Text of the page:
Anyway, the point is, if your attitude is that there is no point and you make no effort, then of course your savings aren’t going to grow and it will continue to feel impossible. But if you really try and are prepared to make some sacrifices to meet that goal, it is AMAZING what you can achieve.

Im having to remind myself of this again at the moment as I now stare at my seemingly impossible debt, which feels like it will never be paid off, and tell myself that, little by little, we’ll get there. And probably sooner than I think.

Can’t wait for the money magic to kick in on this one. The sooner the bMetter I say!

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Confessions of an avocado addict

Avocado millennials

(Curse you avocado. The downfall of millennials everywhere.)

So a while ago I read an article about a millionaire who had said that the reason that millennials were struggling to buy houses was because they insisted on going to brunch every weekend to eat their ‘smashed avocado on toast.’

‘Rubbish’, I thought, as I had another bite of my mashed (which is totally different to ‘smashed’) avocado on Waitrose olive bread.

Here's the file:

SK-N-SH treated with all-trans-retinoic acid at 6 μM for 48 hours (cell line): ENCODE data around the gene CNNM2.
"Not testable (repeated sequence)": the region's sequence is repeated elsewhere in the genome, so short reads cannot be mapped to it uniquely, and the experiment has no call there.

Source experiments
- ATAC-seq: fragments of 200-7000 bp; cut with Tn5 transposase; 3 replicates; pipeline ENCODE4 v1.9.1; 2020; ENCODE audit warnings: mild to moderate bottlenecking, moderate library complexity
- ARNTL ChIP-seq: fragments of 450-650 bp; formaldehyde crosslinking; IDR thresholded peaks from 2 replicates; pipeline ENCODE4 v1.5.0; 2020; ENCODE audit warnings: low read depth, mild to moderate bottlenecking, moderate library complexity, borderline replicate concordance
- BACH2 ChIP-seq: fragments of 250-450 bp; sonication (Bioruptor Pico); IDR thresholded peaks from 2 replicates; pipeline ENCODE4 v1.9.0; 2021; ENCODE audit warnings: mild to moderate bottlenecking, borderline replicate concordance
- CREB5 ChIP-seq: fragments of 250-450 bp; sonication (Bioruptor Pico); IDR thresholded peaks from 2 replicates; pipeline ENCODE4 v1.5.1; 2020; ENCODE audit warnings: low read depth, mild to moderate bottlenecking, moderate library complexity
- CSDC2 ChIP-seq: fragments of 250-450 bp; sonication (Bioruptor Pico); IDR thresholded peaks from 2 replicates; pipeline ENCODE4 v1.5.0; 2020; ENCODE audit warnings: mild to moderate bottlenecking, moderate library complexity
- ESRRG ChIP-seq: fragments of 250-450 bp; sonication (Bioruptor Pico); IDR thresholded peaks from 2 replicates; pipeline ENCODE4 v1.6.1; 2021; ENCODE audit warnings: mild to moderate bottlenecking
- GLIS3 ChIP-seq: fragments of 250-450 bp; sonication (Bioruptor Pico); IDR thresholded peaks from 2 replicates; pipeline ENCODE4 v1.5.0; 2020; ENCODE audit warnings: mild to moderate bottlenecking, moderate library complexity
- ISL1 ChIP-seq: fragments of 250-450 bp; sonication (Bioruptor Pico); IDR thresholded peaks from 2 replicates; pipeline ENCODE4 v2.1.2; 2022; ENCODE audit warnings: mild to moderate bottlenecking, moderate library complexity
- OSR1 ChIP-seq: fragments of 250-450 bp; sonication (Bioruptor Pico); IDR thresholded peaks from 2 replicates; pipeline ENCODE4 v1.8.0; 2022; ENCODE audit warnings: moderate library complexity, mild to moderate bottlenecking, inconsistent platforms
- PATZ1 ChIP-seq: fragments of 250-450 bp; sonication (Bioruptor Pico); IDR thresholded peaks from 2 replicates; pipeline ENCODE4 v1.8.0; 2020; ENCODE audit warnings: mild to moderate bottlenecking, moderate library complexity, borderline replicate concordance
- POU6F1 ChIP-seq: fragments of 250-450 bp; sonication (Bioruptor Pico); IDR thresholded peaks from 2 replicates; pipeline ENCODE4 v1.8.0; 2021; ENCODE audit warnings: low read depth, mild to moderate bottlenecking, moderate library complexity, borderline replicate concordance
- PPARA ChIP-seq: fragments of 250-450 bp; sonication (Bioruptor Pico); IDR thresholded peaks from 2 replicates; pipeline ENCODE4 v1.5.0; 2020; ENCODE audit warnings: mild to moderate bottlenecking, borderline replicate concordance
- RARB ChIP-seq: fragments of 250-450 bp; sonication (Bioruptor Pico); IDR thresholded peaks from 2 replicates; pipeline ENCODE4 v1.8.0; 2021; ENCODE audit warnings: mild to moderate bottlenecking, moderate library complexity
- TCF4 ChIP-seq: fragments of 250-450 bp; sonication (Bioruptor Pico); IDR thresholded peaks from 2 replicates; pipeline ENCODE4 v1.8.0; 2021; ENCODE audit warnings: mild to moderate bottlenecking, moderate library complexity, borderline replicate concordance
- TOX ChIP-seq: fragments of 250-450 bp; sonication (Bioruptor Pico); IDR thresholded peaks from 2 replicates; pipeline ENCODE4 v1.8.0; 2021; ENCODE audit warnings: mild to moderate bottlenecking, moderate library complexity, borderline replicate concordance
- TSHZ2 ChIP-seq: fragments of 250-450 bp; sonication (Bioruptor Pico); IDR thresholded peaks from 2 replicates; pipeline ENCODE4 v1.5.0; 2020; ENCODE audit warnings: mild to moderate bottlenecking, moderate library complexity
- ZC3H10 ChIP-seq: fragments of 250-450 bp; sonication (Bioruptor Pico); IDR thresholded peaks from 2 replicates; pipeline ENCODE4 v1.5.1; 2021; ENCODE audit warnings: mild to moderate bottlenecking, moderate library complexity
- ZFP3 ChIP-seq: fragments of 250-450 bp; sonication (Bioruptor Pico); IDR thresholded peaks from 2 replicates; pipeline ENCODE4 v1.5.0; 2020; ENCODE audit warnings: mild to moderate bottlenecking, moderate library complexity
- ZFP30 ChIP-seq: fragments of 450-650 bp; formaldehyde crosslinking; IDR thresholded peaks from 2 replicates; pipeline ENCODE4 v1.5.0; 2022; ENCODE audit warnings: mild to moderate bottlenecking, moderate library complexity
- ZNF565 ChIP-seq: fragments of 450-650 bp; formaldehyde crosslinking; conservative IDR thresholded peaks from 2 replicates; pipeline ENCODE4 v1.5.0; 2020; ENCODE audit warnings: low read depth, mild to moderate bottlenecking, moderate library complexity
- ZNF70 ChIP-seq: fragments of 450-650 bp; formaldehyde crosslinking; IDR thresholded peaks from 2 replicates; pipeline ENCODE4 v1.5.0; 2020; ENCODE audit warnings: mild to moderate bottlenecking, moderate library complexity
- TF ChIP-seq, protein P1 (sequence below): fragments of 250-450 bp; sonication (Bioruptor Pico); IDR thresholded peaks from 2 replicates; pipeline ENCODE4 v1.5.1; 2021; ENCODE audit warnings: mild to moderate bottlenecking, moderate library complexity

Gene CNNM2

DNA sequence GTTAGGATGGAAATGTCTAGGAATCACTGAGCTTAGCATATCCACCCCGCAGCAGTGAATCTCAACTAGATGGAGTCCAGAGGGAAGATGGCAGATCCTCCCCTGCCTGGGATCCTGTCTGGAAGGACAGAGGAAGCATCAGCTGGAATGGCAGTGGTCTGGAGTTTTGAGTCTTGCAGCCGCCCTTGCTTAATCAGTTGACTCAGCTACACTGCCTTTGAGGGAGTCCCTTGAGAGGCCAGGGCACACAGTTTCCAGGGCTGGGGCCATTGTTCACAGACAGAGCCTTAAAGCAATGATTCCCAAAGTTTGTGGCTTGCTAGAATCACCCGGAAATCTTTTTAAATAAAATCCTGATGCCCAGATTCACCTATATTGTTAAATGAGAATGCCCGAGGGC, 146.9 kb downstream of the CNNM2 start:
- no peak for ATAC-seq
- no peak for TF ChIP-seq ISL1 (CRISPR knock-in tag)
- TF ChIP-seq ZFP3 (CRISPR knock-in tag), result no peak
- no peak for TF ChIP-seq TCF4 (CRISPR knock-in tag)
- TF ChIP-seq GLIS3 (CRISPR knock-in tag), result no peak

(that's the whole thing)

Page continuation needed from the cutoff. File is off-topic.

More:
No seriously – that’s actually what I was eating.

There were a number of things about this statement which irritated me. Firstly the assumption that the reason this generation is struggling to buy houses is not because the housing market has rocketed to such insane levels that wages simply can’t keep up with. Nor perhaps that previous generations had significantly less tuition costs than this generation, whilst at the same time facing an increasing expectation from employers that you will have a degree. No, clearly it’s because the millennial generation are feckless spenders who like to waste their money enjoying life instead of socking away all their pennies under the mattress. THAT’S the problem.